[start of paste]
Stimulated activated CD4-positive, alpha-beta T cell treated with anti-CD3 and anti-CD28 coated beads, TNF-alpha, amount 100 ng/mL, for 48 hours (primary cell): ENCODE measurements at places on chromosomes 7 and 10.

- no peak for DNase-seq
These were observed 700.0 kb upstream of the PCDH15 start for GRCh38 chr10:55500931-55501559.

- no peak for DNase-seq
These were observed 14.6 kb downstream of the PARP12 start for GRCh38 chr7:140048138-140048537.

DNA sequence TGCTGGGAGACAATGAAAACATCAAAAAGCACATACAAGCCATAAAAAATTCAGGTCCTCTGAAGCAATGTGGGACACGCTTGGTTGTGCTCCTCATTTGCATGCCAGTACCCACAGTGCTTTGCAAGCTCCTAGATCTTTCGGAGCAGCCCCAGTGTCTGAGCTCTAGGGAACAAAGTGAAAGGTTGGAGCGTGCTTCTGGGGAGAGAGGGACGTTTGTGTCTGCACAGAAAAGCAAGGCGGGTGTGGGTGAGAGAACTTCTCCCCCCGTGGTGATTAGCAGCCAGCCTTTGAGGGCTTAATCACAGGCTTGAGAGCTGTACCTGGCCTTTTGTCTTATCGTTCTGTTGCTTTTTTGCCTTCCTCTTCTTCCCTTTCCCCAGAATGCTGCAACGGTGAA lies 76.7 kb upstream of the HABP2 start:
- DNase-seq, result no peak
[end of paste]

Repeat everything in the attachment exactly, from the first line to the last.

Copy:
Stimulated activated CD4-positive, alpha-beta T cell treated with anti-CD3 and anti-CD28 coated beads, TNF-alpha, amount 100 ng/mL, for 48 hours (primary cell): ENCODE measurements at places on chromosomes 7 and 10.

- no peak for DNase-seq
These were observed 700.0 kb upstream of the PCDH15 start for GRCh38 chr10:55500931-55501559.

- no peak for DNase-seq
These were observed 14.6 kb downstream of the PARP12 start for GRCh38 chr7:140048138-140048537.

DNA sequence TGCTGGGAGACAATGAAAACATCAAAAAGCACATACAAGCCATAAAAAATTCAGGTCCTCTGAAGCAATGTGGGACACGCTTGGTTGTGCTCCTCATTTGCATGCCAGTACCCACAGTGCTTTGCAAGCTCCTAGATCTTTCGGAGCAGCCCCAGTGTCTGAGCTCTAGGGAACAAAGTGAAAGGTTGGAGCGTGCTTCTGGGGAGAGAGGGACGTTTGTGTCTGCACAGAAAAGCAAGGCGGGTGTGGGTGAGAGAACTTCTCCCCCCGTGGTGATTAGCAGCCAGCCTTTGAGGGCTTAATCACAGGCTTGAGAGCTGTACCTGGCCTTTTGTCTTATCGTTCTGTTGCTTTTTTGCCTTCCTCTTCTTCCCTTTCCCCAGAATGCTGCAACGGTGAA lies 76.7 kb upstream of the HABP2 start:
- DNase-seq, result no peak